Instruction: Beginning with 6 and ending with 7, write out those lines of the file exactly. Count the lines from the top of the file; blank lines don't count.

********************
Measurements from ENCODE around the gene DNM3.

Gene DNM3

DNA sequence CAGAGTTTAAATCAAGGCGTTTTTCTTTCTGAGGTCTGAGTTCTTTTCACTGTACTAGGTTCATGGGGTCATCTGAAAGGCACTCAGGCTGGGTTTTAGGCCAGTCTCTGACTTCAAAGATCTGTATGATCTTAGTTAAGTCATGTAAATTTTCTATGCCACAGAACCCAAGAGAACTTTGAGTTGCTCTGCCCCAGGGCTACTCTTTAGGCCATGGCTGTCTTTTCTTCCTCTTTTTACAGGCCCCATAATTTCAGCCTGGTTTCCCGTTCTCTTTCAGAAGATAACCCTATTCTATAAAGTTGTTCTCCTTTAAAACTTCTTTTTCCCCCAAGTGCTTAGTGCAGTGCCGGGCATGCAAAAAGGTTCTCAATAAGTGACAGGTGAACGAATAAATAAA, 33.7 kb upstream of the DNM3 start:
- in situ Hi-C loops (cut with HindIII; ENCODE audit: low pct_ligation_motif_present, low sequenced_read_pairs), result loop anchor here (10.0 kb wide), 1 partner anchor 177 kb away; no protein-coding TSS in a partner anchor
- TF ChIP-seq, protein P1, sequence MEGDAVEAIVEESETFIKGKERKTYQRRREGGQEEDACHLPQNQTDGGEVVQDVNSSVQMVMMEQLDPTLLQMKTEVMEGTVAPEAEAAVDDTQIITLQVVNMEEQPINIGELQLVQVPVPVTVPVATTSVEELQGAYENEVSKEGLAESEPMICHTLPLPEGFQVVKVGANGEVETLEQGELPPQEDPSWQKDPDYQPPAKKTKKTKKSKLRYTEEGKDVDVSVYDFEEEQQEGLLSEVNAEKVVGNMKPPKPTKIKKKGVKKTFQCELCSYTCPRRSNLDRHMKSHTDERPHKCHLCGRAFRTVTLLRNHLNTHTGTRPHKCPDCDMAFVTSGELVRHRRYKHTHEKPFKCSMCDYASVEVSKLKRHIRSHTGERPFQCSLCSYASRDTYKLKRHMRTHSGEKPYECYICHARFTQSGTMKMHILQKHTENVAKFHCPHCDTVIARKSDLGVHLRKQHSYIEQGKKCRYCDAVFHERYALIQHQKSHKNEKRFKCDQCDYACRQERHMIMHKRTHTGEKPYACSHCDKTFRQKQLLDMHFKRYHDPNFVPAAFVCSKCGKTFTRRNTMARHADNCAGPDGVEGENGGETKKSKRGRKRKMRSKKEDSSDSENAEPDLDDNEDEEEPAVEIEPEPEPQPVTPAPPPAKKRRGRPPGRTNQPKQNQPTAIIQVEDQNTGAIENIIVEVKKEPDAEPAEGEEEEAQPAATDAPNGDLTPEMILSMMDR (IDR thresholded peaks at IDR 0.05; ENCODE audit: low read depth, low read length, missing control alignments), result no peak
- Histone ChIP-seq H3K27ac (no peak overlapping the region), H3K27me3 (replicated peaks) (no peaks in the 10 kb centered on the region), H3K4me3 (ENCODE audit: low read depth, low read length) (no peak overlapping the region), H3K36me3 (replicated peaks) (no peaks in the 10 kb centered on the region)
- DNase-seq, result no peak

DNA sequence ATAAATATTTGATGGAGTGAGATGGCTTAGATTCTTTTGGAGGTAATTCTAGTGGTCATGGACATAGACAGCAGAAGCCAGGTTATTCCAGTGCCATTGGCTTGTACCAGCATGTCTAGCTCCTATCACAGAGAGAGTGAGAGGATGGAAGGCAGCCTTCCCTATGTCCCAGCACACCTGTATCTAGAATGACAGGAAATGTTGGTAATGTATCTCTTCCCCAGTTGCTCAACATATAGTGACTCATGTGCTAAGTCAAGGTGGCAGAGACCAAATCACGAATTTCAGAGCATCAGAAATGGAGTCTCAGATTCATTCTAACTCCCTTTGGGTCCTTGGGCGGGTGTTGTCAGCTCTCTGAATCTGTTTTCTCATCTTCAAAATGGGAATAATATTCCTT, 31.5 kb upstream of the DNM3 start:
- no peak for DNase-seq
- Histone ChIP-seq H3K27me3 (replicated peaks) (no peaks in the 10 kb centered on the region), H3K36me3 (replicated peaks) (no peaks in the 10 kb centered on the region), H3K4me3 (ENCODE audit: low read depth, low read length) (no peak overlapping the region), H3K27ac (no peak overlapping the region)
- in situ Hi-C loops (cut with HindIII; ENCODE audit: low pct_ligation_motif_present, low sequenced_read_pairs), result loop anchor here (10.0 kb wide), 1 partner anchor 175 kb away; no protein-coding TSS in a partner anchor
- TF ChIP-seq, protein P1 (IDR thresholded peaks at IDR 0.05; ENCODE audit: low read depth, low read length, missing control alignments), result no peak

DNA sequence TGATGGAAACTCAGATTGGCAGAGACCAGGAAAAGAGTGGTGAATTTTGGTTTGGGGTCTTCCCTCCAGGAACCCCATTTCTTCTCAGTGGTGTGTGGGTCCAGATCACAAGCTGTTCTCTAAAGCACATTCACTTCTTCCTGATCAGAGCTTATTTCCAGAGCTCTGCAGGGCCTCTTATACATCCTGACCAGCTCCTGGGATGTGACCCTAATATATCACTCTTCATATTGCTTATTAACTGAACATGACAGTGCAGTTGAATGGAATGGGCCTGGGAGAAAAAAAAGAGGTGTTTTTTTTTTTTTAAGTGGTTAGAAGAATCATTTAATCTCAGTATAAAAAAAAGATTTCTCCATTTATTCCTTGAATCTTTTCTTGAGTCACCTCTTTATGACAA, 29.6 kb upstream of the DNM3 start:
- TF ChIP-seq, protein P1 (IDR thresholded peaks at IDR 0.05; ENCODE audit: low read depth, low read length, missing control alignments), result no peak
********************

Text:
- Histone ChIP-seq H3K27ac (no peak overlapping the region), H3K27me3 (replicated peaks) (no peaks in the 10 kb centered on the region), H3K4me3 (ENCODE audit: low read depth, low read length) (no peak overlapping the region), H3K36me3 (replicated peaks) (no peaks in the 10 kb centered on the region)
- DNase-seq, result no peak